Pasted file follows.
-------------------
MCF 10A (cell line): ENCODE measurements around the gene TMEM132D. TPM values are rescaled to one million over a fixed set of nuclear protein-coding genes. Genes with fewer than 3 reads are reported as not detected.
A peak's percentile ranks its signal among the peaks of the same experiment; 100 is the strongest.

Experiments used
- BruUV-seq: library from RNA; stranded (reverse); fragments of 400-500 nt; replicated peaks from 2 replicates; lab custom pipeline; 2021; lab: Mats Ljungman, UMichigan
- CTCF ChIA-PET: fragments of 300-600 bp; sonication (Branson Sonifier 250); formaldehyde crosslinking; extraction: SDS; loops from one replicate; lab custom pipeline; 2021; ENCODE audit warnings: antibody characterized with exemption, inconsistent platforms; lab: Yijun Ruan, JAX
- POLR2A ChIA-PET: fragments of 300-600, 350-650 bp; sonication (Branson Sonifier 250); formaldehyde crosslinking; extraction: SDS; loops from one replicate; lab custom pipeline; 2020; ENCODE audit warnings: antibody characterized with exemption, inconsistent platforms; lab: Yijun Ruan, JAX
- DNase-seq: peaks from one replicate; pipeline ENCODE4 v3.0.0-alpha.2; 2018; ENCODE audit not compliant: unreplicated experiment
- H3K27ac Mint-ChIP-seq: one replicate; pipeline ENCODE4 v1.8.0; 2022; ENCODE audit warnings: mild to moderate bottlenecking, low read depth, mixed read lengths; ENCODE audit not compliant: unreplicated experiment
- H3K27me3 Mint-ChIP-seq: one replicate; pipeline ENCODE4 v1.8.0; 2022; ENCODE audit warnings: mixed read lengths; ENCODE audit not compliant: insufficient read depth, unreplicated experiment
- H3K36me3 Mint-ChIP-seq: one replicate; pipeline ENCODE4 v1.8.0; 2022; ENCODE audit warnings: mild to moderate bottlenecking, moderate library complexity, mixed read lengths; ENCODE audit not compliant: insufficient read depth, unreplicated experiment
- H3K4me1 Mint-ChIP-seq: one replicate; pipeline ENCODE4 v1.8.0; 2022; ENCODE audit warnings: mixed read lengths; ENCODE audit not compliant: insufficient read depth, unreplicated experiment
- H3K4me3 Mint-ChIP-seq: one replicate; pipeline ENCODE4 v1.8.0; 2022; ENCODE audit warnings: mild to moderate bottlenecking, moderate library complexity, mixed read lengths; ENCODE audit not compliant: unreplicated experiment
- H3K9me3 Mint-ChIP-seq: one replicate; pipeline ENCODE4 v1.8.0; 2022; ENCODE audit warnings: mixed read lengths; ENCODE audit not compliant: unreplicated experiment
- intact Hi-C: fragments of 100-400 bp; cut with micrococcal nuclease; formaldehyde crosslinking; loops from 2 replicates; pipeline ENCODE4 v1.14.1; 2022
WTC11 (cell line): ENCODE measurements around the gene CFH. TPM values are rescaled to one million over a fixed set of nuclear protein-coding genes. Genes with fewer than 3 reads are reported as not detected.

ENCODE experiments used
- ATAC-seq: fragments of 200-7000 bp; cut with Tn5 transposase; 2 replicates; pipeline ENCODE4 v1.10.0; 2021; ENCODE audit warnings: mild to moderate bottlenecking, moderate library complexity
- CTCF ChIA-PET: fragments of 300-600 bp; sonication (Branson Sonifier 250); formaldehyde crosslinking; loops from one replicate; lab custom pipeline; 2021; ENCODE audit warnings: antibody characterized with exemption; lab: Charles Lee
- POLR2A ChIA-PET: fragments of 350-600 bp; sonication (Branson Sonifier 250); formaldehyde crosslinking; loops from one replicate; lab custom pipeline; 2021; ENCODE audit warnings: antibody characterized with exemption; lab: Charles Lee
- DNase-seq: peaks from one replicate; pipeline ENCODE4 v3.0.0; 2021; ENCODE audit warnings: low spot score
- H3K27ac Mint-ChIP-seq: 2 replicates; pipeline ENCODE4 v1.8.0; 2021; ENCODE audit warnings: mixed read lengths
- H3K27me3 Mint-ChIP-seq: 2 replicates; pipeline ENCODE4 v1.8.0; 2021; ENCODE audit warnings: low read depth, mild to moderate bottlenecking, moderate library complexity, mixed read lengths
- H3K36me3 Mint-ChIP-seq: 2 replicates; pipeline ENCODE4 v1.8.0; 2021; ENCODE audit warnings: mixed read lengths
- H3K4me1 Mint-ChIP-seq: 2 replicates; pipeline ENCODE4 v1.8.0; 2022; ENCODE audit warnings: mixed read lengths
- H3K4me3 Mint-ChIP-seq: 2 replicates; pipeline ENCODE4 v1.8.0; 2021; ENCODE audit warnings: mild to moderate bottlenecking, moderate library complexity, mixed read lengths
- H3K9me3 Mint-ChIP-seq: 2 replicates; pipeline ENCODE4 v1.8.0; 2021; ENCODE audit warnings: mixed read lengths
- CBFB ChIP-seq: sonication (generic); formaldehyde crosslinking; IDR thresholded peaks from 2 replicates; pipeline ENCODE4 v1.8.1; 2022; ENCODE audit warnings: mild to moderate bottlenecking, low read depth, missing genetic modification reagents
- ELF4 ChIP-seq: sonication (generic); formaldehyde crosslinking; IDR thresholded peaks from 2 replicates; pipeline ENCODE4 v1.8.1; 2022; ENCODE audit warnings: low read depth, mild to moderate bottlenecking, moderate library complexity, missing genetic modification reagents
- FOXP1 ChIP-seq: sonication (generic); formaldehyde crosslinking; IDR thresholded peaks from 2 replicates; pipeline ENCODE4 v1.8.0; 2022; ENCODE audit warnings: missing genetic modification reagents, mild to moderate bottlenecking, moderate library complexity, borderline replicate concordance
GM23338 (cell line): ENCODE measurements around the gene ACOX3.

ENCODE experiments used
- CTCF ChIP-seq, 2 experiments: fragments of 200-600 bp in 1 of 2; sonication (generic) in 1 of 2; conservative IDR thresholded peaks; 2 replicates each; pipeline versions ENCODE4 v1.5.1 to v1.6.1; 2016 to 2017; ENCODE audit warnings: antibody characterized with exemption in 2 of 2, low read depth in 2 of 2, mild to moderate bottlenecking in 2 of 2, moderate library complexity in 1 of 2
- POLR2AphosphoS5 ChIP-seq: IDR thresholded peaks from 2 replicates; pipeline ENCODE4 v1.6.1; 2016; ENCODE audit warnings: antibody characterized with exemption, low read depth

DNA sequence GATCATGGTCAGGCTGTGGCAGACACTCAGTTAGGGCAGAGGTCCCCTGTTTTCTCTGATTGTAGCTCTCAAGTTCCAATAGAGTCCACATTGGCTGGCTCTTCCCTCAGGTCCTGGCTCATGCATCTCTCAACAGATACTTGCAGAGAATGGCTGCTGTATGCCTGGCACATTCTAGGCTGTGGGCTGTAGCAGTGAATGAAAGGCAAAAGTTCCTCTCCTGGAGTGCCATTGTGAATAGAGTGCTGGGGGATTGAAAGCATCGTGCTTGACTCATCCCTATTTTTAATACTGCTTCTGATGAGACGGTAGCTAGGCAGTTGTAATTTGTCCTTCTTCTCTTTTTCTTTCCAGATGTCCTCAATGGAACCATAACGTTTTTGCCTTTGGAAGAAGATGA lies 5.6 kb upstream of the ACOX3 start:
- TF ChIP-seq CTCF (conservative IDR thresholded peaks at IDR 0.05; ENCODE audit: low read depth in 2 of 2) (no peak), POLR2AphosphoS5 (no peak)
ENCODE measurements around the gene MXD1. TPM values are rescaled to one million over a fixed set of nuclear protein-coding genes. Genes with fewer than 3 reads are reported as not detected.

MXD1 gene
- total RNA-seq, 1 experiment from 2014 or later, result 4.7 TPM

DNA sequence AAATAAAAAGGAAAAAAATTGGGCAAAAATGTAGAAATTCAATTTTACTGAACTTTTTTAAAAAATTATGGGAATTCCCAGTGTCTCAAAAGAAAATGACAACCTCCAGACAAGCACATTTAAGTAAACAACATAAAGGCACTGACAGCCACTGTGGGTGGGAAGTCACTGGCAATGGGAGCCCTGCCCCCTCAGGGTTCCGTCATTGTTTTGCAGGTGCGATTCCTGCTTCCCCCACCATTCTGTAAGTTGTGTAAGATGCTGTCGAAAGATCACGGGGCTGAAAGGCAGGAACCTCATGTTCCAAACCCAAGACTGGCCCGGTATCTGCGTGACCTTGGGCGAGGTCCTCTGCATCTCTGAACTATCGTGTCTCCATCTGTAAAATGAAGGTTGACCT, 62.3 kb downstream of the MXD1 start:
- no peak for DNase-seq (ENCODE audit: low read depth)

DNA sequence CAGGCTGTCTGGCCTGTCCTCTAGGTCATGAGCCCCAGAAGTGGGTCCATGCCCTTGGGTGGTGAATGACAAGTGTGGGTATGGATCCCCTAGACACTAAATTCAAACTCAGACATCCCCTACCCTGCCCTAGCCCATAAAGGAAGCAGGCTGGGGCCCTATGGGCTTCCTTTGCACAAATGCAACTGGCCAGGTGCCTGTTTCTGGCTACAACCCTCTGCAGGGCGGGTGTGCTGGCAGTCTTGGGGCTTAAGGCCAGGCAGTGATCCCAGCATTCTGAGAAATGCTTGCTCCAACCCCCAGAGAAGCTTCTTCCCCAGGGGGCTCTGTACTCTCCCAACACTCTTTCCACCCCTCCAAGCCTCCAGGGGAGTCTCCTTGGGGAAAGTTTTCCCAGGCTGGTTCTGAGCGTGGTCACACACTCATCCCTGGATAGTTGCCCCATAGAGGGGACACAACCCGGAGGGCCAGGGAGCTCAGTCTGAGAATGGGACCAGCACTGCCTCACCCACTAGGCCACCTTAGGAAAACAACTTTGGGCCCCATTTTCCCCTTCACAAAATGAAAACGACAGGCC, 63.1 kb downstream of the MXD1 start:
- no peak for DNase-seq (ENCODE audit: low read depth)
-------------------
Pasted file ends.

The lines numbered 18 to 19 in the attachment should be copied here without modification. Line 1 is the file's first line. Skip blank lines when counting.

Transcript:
- CTCF ChIA-PET: fragments of 300-600 bp; sonication (Branson Sonifier 250); formaldehyde crosslinking; loops from one replicate; lab custom pipeline; 2021; ENCODE audit warnings: antibody characterized with exemption; lab: Charles Lee
- POLR2A ChIA-PET: fragments of 350-600 bp; sonication (Branson Sonifier 250); formaldehyde crosslinking; loops from one replicate; lab custom pipeline; 2021; ENCODE audit warnings: antibody characterized with exemption; lab: Charles Lee